Key U.S. Military Official Never Even Heard Of Benghazi Facilities
Rear Adm. Brian L. Losey, former commander of the U.S. Special Operations Command in Africa, conceded in congressional testimony that prior to the Sept. 11, 2012, attack, he was not aware of the existence of the U.S. special mission in Benghazi or the nearby CIA annex.
Losey was commander of SOCAFRICA during the attack. His position put him in charge of helping U.S. diplomatic facilities in Africa build an operational security plan and strengthen regional security. His unit is supposed to work closely with U.S. Embassy country teams.
His testimony was included in a recently unclassified version of his March 14 statements to several security subcommittees of the U.S. House of Representatives.
His ignorance of the U.S. facilities in Benghazi raises questions regarding the nature of the activities transpiring in the fated annex and nearby U.S. special mission.
Losey was asked whether or not he was aware of the CIA annex in Benghazi before the attack.
“No,” he responded.
“When did you become aware of that facility?” Losey was asked.
“The night of the attacks,” he replied.
In further testimony, Losey said he was not even aware of the State Department’s Benghazi mission, or who was in charge of U.S. activities in Benghazi.
The questioner, whose name was redacted from the unclassified version, then asked for clarification that Losey was indeed not aware of the existence of the two separate facilities – the Benghazi mission and the secretive CIA annex.
Stated the questioner: “So two separate – so your testimony, just to be clear, is you were not aware of either of those facilities prior to the night of the attack?”
“No,” Losey replied.
When The Left Hand Doesn’t Coordinate With The Right Hand
A director of operations for the military’s U.S. Africa Command testified he first received notice U.S. Ambassador Chris Stevens may have been dead from a picture posted on Twitter.
The timeline described in declassified testimony by Rear Admiral Richard B. Landolt contrasts with details released until now by the U.S. government.
According to the declassified transcript, Landolt told House investigators his first indication Stevens was dead came from social media.
Stated Landolt: “In fact, the first indication that we received that we might have a dead ambassador on our hands was a Twitter, and our J2 had picked it up, and it was just a picture with somebody having a body thrown over their shoulder, but there was clearly blond hair that it was feasible that it could have been the ambassador.”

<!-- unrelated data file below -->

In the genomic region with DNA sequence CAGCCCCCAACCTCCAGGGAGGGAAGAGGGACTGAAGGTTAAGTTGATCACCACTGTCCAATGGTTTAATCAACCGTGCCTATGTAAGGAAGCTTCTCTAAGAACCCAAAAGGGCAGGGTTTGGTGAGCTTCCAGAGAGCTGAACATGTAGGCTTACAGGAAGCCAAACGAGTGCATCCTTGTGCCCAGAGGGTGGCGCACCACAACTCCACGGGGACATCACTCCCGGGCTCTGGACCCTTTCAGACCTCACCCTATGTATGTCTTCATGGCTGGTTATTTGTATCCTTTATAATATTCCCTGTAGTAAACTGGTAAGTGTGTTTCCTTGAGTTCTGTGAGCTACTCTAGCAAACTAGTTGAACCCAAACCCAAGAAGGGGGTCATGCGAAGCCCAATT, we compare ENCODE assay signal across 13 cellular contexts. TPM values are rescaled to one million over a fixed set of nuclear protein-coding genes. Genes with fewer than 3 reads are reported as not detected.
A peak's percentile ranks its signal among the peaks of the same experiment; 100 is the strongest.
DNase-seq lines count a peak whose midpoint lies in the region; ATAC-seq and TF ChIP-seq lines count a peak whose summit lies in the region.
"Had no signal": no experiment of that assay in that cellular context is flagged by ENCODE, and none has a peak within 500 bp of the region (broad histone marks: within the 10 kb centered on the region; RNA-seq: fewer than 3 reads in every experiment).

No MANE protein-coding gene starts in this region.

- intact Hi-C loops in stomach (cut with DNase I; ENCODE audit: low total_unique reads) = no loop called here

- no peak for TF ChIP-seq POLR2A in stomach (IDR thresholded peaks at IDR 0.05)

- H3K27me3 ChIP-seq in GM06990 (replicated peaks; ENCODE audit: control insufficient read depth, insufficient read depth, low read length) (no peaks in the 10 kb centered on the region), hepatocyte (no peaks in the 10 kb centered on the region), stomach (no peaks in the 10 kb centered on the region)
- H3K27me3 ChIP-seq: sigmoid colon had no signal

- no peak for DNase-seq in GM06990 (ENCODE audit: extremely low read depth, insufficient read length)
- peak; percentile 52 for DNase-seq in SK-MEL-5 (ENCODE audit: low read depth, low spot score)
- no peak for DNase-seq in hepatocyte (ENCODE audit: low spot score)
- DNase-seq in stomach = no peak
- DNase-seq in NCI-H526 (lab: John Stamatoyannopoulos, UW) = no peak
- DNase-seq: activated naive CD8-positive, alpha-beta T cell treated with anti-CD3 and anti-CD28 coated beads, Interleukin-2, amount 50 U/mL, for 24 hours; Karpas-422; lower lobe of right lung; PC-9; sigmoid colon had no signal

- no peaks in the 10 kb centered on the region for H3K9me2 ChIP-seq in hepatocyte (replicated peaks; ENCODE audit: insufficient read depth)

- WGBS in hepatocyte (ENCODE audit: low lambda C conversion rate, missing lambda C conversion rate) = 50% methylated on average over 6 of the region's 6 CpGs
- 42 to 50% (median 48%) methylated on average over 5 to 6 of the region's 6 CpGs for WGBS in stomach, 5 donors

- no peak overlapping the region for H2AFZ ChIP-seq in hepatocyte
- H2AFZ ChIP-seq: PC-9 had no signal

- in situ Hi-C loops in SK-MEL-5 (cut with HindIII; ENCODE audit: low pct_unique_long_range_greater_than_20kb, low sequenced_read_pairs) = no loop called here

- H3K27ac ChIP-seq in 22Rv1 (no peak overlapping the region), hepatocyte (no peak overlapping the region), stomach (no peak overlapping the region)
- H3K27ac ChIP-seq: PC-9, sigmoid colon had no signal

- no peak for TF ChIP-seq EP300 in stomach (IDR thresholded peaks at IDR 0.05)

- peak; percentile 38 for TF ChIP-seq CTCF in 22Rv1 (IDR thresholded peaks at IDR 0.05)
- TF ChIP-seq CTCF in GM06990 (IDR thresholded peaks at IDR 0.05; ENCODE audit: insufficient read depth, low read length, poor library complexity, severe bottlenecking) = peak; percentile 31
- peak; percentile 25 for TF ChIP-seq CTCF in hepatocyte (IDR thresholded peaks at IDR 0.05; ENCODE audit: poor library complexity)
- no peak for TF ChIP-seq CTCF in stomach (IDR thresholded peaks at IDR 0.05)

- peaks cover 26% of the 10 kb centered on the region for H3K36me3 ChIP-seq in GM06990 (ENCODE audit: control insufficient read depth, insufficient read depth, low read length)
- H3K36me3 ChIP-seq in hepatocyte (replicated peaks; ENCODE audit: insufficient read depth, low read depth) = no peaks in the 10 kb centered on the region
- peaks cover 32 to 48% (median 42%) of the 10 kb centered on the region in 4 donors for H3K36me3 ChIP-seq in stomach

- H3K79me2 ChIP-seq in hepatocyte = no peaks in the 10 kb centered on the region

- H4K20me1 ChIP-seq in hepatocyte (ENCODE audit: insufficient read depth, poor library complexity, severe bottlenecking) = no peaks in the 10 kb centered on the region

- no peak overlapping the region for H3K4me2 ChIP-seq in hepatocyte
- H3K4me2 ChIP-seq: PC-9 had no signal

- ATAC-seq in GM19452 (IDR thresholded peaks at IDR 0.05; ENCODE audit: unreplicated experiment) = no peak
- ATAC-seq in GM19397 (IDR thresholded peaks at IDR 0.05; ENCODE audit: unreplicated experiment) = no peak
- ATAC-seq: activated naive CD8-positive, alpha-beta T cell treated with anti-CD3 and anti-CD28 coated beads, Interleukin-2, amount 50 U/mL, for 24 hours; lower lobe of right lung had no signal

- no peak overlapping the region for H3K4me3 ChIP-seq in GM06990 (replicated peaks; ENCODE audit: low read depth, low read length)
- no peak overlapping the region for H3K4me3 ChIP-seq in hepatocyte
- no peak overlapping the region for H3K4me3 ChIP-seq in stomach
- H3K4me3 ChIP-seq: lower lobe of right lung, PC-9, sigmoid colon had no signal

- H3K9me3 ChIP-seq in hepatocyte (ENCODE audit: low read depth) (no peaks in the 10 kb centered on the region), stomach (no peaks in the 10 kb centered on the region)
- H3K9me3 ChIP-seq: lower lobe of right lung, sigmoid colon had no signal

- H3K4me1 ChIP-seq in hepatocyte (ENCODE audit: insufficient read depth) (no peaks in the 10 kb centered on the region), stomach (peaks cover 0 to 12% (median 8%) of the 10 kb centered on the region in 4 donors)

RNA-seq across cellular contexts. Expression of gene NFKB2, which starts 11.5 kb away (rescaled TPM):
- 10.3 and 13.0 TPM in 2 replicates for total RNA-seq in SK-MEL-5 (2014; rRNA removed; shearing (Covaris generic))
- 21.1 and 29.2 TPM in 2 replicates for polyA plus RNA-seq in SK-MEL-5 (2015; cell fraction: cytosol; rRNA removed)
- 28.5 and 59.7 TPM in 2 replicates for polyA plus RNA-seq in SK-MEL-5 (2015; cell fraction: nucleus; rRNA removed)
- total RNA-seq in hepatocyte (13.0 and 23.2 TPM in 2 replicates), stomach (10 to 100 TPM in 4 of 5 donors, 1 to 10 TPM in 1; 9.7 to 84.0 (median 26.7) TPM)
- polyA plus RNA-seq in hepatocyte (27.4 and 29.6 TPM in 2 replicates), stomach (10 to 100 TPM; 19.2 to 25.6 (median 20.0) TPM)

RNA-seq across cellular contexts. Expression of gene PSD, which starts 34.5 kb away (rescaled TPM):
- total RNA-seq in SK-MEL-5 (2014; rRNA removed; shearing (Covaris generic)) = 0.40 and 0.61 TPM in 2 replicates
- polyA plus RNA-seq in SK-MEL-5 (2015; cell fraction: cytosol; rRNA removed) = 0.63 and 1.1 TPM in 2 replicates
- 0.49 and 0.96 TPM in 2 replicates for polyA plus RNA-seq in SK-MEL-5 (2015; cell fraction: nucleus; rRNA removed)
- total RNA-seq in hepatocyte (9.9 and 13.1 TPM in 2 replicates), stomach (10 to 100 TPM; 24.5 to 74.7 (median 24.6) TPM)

He continued: “And I remember this being between, I want to say, 3:00 or 4:00 in the morning. This was the first indicator:
While Landolt says he learned about the fate of Stevens at 3 or 4 a.m. local time in Africa from a photo on Twitter, other government agencies have said they learned Stevens was likely in a hospital at approximately 2 a.m. local time.
The State Department-sanctioned Accountability Review Board, or ARB, investigating the Benghazi attacks stated, “At approximately 0200 local, Embassy Tripoli received a phone call from ARSO 1’s cell phone, which he had given to the ambassador while they were sheltered in the safe area.” “A male, Arabic-speaking caller said an unresponsive male who matched the physical description of the ambassador was at a hospital,” reads the ARB report.
The ARB’s claim of an “unresponsive male” at a hospital is further contrasted with text in a U.S. government e-mail from a top Obama administration official released this past May.
At about 9 p.m. Eastern, Eric Pelofsky, senior adviser to United Nations Ambassador Susan Rice, wrote: “Post received a call from a person using a RSO phone that Chris was given saying that the caller was with a person matching Chris’s description at a hospital and that he was alive and well.”